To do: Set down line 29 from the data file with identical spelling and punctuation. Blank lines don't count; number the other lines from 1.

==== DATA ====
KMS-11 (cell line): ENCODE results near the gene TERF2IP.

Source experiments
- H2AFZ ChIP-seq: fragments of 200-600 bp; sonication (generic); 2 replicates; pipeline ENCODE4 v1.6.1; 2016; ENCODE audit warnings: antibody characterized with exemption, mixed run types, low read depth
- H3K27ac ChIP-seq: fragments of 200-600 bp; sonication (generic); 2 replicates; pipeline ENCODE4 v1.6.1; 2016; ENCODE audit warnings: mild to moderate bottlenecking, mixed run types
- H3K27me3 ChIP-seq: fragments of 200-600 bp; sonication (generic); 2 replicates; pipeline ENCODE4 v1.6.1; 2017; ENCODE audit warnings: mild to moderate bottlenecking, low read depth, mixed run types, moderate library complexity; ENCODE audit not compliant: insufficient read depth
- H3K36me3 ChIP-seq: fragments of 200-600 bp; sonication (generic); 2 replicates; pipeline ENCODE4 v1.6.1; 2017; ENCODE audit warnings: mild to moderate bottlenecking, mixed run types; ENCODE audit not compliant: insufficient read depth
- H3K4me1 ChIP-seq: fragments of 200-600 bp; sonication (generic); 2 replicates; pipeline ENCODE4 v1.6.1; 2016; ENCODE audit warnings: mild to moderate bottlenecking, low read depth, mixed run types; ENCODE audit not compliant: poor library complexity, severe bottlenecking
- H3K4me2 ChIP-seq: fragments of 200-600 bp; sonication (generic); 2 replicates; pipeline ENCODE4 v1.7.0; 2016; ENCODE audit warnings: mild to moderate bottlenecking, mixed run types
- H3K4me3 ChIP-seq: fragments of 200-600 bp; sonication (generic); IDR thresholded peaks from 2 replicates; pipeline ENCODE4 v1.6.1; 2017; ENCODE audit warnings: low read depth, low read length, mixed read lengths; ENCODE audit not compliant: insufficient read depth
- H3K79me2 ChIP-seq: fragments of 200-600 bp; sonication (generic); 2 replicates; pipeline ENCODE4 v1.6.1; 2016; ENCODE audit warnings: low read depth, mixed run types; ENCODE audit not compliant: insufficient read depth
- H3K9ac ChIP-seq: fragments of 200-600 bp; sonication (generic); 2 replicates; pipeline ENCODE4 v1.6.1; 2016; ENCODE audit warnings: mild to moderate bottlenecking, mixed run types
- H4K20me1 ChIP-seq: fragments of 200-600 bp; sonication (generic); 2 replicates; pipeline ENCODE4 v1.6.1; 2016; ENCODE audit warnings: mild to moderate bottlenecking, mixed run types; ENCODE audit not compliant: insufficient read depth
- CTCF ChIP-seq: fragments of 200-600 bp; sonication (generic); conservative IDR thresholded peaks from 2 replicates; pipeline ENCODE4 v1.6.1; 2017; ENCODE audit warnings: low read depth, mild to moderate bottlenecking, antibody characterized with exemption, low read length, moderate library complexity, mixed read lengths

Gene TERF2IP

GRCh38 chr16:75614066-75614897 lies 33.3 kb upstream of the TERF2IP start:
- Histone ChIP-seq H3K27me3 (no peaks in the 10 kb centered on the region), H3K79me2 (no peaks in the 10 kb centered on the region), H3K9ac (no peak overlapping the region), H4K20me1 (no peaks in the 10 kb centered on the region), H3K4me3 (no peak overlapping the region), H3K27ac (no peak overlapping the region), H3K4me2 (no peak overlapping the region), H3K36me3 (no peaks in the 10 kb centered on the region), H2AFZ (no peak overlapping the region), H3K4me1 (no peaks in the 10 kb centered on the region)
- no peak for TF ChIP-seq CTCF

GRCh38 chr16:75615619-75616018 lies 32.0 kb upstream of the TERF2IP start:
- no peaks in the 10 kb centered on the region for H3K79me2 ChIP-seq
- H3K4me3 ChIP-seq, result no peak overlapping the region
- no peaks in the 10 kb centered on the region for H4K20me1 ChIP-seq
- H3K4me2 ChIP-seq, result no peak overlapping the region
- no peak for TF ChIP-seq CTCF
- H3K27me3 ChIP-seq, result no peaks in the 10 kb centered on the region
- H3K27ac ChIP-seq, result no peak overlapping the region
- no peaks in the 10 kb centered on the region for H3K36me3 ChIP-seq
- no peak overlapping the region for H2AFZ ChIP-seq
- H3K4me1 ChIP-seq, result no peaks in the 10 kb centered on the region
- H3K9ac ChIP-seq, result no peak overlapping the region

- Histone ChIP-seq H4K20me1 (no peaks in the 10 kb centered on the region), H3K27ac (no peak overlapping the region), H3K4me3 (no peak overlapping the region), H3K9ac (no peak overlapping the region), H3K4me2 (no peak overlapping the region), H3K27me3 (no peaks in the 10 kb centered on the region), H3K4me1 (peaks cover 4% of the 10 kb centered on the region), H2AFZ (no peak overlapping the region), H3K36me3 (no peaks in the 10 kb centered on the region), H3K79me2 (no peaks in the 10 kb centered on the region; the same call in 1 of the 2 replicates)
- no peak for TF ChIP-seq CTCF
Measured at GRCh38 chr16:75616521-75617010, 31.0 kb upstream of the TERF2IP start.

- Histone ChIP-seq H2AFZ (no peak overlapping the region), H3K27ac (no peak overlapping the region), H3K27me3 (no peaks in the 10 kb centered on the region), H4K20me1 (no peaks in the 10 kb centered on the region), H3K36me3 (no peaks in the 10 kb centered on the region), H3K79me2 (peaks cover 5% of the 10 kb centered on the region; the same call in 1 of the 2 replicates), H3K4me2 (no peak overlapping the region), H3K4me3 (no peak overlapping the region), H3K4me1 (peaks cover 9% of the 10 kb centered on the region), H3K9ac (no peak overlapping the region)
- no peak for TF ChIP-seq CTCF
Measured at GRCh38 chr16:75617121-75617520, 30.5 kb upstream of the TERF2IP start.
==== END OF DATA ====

- H3K9ac ChIP-seq, result no peak overlapping the region